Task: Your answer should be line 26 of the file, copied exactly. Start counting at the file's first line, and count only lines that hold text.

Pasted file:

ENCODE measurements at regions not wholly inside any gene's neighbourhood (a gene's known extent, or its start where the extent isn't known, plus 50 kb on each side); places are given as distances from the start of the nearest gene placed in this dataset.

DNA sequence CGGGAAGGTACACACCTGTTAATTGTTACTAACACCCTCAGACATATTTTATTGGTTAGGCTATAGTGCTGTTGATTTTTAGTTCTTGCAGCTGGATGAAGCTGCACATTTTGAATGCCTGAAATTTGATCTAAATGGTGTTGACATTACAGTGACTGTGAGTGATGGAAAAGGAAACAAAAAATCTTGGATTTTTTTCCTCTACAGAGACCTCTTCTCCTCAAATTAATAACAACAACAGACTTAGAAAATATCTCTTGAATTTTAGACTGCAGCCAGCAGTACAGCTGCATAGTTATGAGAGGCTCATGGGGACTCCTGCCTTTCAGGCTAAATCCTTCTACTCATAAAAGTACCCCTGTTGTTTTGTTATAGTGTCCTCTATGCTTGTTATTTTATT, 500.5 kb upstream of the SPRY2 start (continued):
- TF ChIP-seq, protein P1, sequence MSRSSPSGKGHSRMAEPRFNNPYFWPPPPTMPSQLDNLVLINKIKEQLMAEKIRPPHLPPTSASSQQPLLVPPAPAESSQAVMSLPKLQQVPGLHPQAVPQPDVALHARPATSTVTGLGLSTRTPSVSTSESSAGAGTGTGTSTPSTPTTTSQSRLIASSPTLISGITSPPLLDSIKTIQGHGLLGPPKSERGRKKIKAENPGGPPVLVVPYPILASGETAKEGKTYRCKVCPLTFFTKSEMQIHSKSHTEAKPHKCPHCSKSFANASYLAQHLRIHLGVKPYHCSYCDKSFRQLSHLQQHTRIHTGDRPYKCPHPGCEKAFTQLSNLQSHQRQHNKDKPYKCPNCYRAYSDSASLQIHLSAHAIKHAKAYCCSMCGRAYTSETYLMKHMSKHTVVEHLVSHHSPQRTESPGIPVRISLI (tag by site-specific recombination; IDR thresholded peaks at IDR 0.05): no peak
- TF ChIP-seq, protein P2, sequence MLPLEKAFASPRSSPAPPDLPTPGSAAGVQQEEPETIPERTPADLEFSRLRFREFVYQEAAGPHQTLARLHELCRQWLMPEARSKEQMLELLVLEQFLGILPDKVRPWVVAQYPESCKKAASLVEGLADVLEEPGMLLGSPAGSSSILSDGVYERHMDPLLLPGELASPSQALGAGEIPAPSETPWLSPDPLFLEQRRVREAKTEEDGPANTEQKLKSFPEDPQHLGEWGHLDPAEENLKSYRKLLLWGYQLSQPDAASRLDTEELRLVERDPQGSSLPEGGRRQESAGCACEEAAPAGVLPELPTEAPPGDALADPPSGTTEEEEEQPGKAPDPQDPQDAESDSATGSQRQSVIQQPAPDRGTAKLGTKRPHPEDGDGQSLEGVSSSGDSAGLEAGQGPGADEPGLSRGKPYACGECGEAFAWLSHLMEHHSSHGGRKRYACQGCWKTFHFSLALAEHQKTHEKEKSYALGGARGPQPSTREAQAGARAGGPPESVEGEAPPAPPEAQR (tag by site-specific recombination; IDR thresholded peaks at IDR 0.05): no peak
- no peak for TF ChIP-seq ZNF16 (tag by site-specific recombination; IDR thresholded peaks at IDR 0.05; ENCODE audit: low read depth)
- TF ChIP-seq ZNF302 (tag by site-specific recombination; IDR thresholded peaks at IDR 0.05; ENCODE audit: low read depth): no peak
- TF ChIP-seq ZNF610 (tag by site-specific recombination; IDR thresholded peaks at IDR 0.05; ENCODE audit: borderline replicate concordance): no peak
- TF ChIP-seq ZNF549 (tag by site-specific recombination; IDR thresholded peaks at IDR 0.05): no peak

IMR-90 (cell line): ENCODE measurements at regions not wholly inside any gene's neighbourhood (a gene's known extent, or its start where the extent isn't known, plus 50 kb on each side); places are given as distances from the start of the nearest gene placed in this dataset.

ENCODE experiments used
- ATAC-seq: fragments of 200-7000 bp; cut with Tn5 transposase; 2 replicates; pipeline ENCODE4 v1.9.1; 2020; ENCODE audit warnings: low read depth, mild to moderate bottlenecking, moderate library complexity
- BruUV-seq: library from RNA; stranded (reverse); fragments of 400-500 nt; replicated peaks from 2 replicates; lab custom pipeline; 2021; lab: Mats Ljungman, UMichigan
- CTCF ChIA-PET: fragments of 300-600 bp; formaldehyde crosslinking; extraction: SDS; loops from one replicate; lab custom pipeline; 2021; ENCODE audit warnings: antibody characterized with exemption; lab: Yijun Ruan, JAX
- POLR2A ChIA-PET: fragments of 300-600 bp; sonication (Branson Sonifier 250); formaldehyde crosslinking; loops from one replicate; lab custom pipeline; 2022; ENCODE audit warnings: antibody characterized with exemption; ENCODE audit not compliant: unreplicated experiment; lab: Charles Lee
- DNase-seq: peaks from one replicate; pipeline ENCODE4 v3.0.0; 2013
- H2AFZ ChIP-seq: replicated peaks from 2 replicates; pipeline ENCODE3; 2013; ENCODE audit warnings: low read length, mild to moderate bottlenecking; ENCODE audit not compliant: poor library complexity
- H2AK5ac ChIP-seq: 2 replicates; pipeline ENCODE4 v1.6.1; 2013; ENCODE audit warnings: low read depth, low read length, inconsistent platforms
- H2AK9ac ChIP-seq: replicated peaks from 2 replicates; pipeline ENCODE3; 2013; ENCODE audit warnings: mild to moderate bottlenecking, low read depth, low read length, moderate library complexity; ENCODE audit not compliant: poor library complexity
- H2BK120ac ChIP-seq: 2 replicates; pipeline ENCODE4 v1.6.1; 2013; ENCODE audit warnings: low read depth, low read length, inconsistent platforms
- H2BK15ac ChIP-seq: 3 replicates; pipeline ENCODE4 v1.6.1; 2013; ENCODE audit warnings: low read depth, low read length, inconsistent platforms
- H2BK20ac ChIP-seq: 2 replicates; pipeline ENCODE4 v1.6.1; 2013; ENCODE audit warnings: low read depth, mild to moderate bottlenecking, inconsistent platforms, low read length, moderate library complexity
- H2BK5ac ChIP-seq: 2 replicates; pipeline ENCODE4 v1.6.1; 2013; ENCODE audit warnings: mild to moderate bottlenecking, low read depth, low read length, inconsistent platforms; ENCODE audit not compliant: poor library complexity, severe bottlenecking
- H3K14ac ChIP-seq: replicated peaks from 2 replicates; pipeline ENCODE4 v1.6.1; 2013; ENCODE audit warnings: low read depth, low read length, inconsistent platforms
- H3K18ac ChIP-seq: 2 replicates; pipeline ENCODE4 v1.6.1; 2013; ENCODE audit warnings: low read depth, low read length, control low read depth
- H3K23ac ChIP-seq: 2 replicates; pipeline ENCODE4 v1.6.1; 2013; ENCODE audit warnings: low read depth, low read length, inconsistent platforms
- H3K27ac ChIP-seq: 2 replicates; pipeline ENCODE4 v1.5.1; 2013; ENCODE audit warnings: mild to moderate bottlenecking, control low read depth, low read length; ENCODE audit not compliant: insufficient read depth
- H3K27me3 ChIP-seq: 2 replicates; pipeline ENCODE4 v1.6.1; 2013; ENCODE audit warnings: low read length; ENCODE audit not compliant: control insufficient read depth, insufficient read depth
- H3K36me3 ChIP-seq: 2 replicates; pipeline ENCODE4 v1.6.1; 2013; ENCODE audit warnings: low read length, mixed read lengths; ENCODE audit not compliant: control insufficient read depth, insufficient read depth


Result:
- H3K27ac ChIP-seq: 2 replicates; pipeline ENCODE4 v1.5.1; 2013; ENCODE audit warnings: mild to moderate bottlenecking, control low read depth, low read length; ENCODE audit not compliant: insufficient read depth